In her late 90s film, Traps, Chytilová once again merges dark comedy with surrealism while continuing her interest in critiquing patriarchy and predatory sexualisation. From the perspective of two rapists, Dohnal (Miroslav Donutil) and Petr (Tomás Hanák), a young woman, Lenka (Zuzana Stivínová), is raped and used as a lesson in sexual exploits. Unfortunately for them, Lenka is a veterinary surgeon trained in castration and has no issue going to the extremes to enact her revenge.

The flippancy of which Chytilová uses comedy, here, makes the tragic scenes even more gut-wrenching and hard to take; the rape scene is played out with a harsh and mundane matter-of-factness – a jogger even passes by but is quickly shooed away. Ultimately, though, the story of two men coming to terms with life without testicles is a funny one as they are forced to continue their lives without the perverse sexual pleasures that gave their lives meaning. Here, this is Chytilová’s brilliant and lasting commentary on a society where dangerous male attitudes go unchallenged and misplaced authority unpunished.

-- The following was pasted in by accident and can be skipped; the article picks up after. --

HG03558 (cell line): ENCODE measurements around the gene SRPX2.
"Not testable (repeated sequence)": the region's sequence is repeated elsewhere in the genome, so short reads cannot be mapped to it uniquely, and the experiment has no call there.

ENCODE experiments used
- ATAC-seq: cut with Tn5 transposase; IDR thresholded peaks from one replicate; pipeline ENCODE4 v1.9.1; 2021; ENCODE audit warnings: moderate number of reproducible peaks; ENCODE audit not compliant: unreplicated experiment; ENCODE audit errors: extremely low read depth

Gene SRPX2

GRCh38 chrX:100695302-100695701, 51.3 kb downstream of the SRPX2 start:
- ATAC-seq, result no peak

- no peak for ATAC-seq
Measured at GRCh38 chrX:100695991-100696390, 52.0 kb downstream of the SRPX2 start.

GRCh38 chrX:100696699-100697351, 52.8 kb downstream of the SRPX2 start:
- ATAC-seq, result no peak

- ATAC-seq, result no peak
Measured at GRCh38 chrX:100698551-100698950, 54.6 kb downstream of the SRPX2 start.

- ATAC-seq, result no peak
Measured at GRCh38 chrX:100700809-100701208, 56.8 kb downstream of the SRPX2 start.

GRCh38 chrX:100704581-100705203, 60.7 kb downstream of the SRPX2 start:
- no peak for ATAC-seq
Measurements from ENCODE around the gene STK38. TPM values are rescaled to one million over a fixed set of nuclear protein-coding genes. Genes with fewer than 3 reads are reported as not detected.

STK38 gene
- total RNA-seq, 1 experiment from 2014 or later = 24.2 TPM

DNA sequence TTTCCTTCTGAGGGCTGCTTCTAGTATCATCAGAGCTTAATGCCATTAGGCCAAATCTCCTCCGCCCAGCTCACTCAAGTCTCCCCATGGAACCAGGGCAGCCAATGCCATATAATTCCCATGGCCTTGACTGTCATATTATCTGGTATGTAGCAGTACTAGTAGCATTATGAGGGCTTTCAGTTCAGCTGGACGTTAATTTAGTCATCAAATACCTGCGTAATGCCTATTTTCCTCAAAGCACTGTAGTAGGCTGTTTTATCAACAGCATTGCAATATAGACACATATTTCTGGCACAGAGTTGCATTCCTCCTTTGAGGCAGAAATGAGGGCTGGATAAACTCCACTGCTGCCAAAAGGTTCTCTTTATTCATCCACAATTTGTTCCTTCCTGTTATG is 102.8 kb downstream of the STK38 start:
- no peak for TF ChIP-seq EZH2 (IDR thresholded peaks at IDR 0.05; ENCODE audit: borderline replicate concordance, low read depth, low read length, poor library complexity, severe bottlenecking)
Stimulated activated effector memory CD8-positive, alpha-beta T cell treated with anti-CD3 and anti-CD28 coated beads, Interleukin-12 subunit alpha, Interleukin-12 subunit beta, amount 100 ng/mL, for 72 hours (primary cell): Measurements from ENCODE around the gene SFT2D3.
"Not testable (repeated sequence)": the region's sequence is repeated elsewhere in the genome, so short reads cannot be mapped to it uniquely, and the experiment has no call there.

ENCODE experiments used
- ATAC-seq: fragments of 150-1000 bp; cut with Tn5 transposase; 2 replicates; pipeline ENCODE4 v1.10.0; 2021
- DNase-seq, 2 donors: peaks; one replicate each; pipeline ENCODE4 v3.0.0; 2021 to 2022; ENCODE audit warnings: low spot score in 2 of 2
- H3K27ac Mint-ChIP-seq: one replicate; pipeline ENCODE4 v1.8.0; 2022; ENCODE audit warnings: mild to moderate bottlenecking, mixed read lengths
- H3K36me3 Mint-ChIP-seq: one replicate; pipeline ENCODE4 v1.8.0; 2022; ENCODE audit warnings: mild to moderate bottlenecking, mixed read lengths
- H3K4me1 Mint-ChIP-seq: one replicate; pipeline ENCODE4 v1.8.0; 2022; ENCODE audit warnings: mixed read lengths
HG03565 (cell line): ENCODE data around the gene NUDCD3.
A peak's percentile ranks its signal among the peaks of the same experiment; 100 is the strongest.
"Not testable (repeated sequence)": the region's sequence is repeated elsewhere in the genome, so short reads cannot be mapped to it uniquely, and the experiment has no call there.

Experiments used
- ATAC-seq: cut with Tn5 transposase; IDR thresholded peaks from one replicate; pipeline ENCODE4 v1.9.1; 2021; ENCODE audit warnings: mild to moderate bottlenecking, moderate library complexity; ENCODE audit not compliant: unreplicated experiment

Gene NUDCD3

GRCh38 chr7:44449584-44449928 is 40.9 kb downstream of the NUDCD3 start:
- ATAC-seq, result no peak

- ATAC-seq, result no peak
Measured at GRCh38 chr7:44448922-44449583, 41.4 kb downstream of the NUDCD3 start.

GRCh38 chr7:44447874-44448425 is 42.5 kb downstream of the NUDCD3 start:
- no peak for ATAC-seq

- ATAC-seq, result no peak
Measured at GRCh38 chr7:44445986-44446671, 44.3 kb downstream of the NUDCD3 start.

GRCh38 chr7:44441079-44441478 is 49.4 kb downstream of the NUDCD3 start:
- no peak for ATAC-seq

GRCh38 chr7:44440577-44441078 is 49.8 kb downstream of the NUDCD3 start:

3. The Cook, the Thief, His Wife and Her Lover (Peter Greenaway, 1989)

The Cook, The Thief, His Wife & Her Lover (Directed by Peter Greenaway, 1989)

British avant-garde filmmaker Peter Greenaway often finds visually inventive ways of telling a story. Whether it be the painterly cinematography in The Draughtsman’s Contract (1982), the screen-within-a-screen sequences in Prospero’s Books (1991), or the theatrical speeches delivered directly to screen in Goltzius and the Pelican Company (2012), Peter Greenaway always manages to attack conventional cinema and reinvent its visual language. This is no different in his late 80s masterpiece (and possibly his most famous film to date) The Cook, the Thief, His Wife and Her Lover.